What is Lacking in Christ's Afflictions - Radical

What is Lacking in Christ’s Afflictions

Before you wave your red heresy flag and warn all your friends to never read the Radical blog again, let me be clear where I’m coming from with “what is lacking in Christ’s afflictions.” I’m not saying anything should be added to the gospel; it lacks nothing. But in Colossians 1:24, Paul says, “Now I rejoice in my sufferings for your sake, and in my flesh I am filling up what is lacking in Christ’s afflictions for the sake of his body, that is, the church.”

It’s a striking phrase, one which, if read wrongly, may seem to contradict verses like Hebrews 10:10, which speak of the finished work of Christ on the cross. If Christ’s blood is completely sufficient to save sinners, and it is, then how can there be anything lacking in his suffering for them? John Piper has a helpful explanation:

In his sufferings Paul is “filling up what is lacking in Christ’s afflictions for… the church.” What does that mean? It means that Paul’s sufferings fill up Christ’s afflictions not by adding anything to their worth, but by extending them to the people they were meant to save.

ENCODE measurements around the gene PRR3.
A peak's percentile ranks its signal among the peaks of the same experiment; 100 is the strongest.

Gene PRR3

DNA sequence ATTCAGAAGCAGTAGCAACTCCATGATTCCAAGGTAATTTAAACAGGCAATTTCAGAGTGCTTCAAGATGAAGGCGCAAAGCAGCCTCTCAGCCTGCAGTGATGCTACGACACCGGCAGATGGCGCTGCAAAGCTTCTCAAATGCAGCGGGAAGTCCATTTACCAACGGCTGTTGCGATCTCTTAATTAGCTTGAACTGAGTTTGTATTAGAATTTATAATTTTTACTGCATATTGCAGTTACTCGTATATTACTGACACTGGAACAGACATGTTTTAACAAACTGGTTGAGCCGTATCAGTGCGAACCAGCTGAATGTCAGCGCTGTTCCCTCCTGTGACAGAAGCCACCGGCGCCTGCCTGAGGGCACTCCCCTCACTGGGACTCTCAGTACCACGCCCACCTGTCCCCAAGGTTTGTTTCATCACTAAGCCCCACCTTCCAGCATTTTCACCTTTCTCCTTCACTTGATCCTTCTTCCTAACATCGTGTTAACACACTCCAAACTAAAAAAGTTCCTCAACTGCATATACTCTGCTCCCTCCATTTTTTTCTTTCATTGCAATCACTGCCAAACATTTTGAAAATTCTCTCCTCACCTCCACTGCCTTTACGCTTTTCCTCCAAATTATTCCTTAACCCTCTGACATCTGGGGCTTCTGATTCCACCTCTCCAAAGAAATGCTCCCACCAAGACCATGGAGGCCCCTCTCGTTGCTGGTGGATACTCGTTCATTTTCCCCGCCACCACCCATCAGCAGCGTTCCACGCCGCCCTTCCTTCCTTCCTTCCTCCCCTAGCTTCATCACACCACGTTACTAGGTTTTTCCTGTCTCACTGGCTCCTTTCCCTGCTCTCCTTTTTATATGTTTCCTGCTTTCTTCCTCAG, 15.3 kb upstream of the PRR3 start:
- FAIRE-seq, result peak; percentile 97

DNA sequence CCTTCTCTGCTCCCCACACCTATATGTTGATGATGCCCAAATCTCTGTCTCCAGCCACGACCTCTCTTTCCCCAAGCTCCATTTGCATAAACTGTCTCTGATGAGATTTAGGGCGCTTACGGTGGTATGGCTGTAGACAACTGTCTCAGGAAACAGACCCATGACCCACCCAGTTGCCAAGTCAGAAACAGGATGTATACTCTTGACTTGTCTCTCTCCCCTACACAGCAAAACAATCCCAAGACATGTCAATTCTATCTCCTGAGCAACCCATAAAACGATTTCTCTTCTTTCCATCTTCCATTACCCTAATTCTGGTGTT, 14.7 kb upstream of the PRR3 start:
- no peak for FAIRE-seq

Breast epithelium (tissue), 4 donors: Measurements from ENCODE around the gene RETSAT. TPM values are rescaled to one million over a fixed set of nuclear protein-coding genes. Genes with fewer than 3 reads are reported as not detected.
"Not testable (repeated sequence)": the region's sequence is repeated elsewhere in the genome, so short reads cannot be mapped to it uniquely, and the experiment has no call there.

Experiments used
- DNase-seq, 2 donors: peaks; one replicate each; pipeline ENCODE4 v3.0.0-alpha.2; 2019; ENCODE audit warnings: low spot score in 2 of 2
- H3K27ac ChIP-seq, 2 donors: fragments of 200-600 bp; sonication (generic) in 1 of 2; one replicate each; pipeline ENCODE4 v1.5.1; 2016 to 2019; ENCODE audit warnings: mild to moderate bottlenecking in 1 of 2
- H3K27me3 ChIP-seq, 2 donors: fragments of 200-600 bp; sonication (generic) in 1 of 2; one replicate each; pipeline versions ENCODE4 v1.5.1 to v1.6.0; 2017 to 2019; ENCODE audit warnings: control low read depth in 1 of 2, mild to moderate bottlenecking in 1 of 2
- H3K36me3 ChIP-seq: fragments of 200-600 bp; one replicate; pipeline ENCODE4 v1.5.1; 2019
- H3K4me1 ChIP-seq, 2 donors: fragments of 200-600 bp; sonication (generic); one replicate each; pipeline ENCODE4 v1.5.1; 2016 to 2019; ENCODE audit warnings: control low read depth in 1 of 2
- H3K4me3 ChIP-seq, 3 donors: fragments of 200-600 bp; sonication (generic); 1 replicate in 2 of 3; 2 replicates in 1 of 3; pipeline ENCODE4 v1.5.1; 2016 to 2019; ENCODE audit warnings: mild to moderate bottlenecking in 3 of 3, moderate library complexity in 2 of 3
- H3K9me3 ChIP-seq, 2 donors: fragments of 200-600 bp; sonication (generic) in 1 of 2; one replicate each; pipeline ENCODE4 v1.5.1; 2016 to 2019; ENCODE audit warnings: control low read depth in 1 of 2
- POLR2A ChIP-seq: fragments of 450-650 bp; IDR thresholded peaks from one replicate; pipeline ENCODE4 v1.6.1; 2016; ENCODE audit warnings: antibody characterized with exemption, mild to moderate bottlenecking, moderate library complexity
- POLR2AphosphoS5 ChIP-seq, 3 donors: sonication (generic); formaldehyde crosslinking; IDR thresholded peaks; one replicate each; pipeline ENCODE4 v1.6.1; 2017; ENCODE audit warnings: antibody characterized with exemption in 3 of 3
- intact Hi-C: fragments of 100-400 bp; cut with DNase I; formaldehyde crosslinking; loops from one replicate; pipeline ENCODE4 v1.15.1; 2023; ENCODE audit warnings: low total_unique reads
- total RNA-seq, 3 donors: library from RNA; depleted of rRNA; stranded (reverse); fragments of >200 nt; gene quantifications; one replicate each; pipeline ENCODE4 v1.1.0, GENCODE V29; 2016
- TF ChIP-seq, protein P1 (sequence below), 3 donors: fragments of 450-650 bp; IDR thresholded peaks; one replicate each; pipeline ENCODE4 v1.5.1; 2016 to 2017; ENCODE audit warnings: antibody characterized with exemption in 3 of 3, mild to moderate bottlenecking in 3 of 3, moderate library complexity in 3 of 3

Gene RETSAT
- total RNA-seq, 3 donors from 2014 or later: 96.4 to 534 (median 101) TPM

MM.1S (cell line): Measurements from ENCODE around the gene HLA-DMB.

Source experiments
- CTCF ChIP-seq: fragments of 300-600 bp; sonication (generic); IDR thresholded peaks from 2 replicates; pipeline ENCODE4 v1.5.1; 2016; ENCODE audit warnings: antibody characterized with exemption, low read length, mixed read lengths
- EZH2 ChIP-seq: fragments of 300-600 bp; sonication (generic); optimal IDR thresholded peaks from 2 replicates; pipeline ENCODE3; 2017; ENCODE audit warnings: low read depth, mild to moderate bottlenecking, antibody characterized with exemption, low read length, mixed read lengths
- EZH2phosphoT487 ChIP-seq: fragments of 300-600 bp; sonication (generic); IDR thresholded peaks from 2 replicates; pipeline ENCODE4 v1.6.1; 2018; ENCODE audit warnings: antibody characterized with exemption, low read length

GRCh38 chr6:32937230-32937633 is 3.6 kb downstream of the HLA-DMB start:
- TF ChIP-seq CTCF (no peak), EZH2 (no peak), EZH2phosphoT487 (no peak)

What is lacking in the afflictions of Christ is not that they are deficient in worth, as though they could not sufficiently cover the sins of all who believe. What is lacking is that the infinite value of Christ’s afflictions is not known and trusted in the world. These afflictions and what they mean are still hidden to most peoples. And God’s intention is that the mystery be revealed to all the nations. So the afflictions of Christ are “lacking” in the sense that they are not seen and known and loved among the nations. They must be carried by missionaries. And those missionaries “complete” what is lacking in the afflictions of Christ by extending them to others. (Filling Up the Afflictions of Christ, 22)

David Platt agrees. In Secret Church 12: The Cross and Suffering, he asserts that Colossians 1:24 is referring to Christ fulling his mission through us. Here’s how he expounds:

  • Christ suffered to accomplish salvation.
  • We suffer to spread salvation.
  • God’s strategy for redeeming the world to Himself has always been a suffering servant. that strategy has not changed.
  • So we gladly embrace the cross of Christ so that others might eternally enjoy the Christ of the cross.

“Christ’s cross was for propitiation; ours is for propagation.” – Josef Tson

Jonathan Lenning is the General Manager of Sales at Cottage Supply Company in Birmingham, Alabama. He previously worked on staff at Radical.

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